Too Much TV, Smartphones May Reduce Brain Development In Children


The rise of mobile phones and tablets changed the meaning of “play with your friends.” Now, researchers want parents to bring the game back to the playground and not online due to the negative effects of long screen time on children. 

A new study, published in the journal JAMA Pediatrics, found that smartphones, tablets and even television could delay the brain development in infants, toddlers and preschoolers. Researchers analyzed the brain scans of children, ages three to five years, and their exposure to screens. 

The children who were exposed to TV and gadgets for more than one hour a day without parental involvement appeared with lower levels of development in their brain’s white matter. This area plays an important role in language, literacy and cognitive skills, CNN reported Monday.

“This is the first study to document associations between higher screen use and lower measures of brain structure and skills in preschool-aged kids,” John Hutton, lead study author and a pediatrician and clinical researcher at Cincinnati Children’s Hospital, said. “This is important because the brain is developing the most rapidly in the first five years.” 

He noted that the brain is still “very plastic” in early childhood. This means any changes or delays in their development may lead to problems that could “last for life.”

For the study, Hutton and his colleagues analyzed the brains of 47 brains of healthy children using a special type of MRI called diffusion tensor imaging. The tool allowed the researchers to look closely into the white matter of the participants’ brains.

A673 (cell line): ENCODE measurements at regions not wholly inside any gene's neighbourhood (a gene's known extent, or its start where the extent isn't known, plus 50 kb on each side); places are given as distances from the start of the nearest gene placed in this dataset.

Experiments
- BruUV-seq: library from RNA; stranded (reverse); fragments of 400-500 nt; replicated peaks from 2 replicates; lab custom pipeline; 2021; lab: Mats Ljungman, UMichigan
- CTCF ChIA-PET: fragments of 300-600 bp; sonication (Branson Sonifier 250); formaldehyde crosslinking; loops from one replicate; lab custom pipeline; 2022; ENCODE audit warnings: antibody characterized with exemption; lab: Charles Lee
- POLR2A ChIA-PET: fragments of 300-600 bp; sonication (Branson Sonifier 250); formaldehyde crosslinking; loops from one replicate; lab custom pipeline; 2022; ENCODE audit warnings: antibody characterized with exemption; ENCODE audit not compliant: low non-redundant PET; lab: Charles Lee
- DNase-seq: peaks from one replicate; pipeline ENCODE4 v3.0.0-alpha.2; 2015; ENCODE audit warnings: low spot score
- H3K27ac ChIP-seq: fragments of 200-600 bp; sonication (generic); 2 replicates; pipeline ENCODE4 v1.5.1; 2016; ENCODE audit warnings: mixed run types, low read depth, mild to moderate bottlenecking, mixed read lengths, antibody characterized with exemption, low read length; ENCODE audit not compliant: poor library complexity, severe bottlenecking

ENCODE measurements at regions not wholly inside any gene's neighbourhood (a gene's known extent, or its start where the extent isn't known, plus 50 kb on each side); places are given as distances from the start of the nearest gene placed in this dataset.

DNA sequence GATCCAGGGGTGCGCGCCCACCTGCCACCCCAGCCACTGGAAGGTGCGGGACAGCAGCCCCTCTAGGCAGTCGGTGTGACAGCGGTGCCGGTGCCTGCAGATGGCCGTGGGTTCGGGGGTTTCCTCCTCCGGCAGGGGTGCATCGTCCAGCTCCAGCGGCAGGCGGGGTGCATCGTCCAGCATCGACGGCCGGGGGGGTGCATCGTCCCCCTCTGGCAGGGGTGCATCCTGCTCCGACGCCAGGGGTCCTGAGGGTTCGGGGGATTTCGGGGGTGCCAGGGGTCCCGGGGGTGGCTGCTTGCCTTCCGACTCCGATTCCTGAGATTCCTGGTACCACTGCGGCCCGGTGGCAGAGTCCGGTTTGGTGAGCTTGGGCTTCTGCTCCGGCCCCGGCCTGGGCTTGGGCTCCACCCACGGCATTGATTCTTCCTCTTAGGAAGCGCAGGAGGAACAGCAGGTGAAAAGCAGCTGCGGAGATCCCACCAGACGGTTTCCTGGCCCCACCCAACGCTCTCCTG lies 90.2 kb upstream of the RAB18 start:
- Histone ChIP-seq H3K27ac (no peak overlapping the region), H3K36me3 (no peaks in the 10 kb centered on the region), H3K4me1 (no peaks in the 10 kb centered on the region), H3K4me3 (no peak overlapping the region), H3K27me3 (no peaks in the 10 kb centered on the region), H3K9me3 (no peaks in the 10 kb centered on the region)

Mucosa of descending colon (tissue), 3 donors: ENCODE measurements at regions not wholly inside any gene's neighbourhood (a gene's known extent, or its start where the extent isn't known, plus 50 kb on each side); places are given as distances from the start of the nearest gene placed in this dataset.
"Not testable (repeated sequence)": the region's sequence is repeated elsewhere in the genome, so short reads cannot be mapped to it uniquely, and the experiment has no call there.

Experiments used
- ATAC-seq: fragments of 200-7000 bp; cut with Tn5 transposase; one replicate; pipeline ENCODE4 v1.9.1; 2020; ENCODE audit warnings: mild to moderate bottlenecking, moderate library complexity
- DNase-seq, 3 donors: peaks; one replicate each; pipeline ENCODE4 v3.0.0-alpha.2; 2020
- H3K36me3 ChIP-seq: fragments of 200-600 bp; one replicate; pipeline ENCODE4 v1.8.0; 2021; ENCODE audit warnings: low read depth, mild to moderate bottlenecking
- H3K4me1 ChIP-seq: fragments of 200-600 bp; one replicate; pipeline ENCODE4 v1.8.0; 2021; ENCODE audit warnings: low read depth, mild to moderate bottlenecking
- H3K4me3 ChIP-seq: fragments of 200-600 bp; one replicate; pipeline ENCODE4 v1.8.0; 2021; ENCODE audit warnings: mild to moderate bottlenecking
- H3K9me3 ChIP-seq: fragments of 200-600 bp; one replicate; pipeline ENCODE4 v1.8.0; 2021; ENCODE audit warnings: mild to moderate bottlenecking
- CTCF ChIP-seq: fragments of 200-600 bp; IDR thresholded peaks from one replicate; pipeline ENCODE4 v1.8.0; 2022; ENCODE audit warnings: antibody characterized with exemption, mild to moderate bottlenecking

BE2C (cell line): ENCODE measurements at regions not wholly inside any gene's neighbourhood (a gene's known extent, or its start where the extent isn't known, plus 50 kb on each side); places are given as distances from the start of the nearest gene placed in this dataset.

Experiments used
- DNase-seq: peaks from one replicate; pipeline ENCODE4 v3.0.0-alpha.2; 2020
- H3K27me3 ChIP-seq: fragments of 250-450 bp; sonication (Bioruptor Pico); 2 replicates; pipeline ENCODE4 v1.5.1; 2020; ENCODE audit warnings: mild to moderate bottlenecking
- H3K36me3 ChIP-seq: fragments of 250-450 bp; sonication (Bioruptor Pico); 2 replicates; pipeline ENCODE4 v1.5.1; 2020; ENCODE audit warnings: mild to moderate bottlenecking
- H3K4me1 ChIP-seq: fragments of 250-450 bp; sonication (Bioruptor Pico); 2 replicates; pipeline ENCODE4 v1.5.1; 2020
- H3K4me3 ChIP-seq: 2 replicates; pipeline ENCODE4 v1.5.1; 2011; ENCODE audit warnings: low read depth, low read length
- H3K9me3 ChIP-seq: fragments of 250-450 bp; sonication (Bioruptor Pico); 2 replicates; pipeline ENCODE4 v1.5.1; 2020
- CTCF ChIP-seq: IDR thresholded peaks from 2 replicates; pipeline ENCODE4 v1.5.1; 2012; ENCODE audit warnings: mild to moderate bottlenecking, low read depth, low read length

The children also received cognitive tests and their parents answered a scoring system on screen time provided by the American Academy of Pediatrics.

Results showed that a screen time of more than an hour a day led to disorganized and underdeveloped white matter in the brain of the children. Hutton said majority of the participants spent two to five hours a day using gadgets. 

“About 90 percent are using screens by age one,” he added. “We’ve done some studies where kids are using them by 2 months old to 3 months old.”

The researchers said parents and the portability of today’s screens contributed to the children’s screen time. The kids who spent five hours of screen time have parents who use phones or tablets for 10 hours, or allow their kids to use devices in the bed, during meals, in the car or even the playground.

boy mobile phone addiction A new study shows that the children who spend more than two hours on smartphones, tablets or TV may experience a delayed or reduced brain development. Pixabay

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